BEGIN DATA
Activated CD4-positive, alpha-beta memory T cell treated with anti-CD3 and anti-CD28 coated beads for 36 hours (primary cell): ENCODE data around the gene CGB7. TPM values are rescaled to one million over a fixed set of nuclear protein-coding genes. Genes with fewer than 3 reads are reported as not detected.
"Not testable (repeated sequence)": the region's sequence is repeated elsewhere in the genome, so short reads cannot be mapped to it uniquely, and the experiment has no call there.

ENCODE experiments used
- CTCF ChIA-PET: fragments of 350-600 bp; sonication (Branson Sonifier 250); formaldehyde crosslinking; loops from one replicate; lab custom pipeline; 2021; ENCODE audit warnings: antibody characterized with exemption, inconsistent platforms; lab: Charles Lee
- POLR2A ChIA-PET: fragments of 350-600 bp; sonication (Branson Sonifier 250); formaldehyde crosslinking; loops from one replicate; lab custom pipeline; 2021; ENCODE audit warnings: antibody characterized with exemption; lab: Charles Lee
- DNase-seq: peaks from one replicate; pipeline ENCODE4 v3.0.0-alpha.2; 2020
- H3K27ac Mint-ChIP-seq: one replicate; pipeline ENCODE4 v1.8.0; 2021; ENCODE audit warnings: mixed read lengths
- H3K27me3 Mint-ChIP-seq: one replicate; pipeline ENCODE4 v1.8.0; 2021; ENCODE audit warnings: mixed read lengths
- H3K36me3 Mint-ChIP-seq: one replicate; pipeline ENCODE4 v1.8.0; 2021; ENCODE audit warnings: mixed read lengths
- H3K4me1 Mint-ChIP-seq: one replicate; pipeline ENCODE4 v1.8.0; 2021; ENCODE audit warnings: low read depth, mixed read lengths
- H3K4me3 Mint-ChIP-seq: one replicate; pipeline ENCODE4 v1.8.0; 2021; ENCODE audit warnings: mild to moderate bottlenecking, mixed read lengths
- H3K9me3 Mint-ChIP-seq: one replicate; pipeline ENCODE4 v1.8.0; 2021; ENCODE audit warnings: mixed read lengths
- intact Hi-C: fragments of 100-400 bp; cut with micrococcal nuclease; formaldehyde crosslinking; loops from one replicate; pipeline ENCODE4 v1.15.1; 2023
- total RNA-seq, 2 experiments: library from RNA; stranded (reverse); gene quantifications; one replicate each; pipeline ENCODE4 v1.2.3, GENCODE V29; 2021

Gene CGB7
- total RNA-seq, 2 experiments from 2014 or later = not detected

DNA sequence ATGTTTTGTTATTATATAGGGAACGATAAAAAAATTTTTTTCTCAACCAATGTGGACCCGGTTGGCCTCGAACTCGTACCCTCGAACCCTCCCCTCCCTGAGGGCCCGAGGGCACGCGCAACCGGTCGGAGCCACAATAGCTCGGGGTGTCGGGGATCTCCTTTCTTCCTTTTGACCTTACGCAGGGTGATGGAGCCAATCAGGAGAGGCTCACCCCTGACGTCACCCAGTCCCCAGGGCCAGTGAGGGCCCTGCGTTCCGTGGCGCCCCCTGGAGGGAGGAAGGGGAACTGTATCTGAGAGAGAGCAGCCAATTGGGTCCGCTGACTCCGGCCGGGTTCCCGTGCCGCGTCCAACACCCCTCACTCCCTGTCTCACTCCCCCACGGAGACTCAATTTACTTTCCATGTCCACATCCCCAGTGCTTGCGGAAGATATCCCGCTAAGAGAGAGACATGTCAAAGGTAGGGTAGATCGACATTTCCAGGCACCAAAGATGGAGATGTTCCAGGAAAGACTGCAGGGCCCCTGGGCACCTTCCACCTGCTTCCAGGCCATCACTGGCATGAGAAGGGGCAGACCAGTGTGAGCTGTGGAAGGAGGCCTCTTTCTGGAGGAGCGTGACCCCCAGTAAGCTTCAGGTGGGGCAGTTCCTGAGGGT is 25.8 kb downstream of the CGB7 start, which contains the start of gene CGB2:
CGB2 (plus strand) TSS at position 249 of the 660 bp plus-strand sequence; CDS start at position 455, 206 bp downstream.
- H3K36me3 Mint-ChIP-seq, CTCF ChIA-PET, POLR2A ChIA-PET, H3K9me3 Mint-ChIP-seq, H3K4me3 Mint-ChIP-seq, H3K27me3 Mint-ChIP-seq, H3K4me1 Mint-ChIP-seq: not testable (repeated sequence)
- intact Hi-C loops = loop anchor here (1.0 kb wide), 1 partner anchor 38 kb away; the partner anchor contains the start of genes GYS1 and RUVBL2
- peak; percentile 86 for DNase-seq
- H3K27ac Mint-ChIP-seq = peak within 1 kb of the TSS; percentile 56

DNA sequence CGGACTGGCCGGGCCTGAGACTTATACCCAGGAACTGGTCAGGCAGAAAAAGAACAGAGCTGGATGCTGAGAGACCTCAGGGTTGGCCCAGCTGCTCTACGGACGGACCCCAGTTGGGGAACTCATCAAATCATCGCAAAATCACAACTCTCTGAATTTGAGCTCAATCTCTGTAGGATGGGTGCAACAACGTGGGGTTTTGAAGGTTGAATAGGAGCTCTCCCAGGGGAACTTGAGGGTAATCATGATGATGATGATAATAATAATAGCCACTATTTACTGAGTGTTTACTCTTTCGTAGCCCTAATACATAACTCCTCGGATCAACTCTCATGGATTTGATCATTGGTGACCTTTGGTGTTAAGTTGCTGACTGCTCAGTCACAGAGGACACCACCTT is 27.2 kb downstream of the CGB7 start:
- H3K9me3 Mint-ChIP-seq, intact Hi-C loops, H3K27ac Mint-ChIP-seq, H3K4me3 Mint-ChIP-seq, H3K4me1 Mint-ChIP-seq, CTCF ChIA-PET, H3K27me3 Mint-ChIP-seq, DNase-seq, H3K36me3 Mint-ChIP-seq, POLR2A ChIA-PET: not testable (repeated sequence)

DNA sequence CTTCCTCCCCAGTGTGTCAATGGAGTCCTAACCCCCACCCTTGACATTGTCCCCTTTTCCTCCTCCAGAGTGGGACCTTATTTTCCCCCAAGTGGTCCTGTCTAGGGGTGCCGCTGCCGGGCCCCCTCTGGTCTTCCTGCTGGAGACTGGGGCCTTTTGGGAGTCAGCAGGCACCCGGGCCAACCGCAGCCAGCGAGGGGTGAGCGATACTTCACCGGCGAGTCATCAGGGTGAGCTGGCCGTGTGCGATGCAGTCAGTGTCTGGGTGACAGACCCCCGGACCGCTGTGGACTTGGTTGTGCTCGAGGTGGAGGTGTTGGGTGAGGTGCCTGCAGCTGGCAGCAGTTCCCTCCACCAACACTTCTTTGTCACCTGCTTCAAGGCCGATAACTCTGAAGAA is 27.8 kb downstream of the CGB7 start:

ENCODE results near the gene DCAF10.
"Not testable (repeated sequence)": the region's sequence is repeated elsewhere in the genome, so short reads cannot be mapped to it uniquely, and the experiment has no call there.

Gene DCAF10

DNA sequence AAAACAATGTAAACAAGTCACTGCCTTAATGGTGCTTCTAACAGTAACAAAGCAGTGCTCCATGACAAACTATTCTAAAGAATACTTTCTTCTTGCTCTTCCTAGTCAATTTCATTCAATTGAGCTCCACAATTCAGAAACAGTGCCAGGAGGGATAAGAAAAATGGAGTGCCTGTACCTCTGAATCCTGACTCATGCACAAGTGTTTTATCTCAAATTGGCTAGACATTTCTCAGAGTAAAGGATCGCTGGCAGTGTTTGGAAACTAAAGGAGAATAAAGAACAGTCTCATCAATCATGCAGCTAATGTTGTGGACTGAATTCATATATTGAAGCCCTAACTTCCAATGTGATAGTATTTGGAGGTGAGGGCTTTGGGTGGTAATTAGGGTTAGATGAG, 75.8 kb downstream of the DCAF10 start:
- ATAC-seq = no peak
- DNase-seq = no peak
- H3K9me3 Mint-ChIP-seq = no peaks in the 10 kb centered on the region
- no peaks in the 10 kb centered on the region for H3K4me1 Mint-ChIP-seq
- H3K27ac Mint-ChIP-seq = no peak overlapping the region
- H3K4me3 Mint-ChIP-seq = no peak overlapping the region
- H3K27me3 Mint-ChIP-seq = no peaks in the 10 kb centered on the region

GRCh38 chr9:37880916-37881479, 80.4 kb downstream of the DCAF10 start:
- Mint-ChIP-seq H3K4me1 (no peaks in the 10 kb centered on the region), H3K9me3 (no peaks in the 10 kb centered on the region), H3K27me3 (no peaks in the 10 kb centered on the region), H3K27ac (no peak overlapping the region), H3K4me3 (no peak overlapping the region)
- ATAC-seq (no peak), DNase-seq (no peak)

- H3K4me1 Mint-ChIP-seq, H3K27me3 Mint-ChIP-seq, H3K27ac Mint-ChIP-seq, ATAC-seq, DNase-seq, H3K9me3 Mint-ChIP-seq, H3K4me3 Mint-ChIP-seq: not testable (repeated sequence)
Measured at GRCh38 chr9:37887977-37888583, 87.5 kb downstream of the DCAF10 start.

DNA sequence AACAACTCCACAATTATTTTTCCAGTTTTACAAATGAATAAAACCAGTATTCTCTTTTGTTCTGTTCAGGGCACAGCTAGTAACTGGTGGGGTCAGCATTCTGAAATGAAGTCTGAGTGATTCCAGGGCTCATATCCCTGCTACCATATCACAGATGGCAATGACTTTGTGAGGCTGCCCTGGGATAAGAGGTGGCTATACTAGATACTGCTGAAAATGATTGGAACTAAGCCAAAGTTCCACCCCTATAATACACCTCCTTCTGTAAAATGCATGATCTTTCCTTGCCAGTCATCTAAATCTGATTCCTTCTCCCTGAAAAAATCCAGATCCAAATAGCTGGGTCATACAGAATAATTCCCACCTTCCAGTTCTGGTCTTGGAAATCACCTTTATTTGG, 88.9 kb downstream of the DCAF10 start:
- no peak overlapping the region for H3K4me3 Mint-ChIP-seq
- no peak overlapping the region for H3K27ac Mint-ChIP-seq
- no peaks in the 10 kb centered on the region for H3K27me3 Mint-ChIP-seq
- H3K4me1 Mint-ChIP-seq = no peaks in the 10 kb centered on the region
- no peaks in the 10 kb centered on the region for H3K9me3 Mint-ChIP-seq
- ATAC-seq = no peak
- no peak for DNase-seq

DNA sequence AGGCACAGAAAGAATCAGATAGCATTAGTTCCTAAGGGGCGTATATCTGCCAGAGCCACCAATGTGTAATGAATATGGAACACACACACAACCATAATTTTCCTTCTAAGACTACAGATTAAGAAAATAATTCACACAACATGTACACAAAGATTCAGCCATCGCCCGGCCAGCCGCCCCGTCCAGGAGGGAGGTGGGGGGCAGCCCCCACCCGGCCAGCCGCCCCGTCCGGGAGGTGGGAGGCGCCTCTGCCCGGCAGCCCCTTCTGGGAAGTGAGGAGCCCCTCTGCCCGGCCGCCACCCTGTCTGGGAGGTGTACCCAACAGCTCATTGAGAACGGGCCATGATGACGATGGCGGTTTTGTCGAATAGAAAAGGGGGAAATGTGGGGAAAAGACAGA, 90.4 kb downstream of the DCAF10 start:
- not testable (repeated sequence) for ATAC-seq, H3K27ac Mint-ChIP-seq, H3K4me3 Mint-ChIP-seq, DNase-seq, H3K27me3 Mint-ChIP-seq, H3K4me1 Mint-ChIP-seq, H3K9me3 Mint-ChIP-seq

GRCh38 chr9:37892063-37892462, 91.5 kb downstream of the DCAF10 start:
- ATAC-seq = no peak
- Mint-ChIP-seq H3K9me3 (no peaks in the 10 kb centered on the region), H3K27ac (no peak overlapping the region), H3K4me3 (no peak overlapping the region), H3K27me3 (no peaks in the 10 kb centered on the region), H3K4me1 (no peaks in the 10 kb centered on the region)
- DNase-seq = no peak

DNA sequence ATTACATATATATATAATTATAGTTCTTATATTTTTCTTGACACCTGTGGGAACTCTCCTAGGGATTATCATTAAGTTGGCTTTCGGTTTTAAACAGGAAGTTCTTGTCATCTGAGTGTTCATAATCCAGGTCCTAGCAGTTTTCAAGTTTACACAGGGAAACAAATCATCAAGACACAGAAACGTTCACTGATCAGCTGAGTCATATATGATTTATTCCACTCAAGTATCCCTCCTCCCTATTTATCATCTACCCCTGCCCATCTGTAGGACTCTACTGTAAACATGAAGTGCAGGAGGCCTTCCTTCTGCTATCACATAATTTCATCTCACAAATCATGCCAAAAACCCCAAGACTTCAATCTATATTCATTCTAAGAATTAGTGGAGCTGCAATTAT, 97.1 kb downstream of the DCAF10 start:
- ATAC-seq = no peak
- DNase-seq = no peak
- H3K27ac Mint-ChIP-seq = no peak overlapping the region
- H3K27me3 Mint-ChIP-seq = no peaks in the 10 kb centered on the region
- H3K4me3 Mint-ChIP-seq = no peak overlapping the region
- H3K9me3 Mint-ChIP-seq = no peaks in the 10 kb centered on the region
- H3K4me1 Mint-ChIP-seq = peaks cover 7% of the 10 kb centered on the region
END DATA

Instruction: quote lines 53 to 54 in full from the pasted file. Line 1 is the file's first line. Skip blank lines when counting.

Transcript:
- ATAC-seq = no peak
- Mint-ChIP-seq H3K9me3 (no peaks in the 10 kb centered on the region), H3K27ac (no peak overlapping the region), H3K4me3 (no peak overlapping the region), H3K27me3 (no peaks in the 10 kb centered on the region), H3K4me1 (no peaks in the 10 kb centered on the region)